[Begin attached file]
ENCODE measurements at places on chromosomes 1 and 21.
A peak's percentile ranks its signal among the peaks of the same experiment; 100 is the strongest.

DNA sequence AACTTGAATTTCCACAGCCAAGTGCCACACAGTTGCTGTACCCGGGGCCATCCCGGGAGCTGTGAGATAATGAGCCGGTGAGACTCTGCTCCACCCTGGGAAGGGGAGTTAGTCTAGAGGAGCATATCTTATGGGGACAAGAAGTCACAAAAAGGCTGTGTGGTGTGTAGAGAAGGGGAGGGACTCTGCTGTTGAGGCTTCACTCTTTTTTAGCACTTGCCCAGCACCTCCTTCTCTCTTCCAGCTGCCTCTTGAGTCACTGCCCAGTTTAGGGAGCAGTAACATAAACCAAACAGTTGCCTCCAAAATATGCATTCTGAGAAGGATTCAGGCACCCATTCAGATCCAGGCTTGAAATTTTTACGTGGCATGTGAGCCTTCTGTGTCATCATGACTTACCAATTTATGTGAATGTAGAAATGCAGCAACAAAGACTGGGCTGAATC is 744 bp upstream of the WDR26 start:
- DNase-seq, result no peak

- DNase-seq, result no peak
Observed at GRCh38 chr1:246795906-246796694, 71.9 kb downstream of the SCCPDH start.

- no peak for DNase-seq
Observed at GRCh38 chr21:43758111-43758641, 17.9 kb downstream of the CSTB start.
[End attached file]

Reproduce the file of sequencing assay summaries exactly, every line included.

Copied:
ENCODE measurements at places on chromosomes 1 and 21.
A peak's percentile ranks its signal among the peaks of the same experiment; 100 is the strongest.

DNA sequence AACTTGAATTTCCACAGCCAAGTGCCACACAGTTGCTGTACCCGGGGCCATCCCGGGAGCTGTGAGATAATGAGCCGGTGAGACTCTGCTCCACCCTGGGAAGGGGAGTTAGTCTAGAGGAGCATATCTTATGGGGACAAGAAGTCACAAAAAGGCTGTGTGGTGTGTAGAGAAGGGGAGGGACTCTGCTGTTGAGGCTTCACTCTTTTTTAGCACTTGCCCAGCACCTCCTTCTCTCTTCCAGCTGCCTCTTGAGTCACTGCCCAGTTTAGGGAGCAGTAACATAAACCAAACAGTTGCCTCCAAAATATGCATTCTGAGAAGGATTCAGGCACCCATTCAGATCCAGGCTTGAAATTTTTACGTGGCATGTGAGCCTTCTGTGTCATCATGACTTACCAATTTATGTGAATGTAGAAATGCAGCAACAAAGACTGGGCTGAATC is 744 bp upstream of the WDR26 start:
- DNase-seq, result no peak

- DNase-seq, result no peak
Observed at GRCh38 chr1:246795906-246796694, 71.9 kb downstream of the SCCPDH start.

- no peak for DNase-seq
Observed at GRCh38 chr21:43758111-43758641, 17.9 kb downstream of the CSTB start.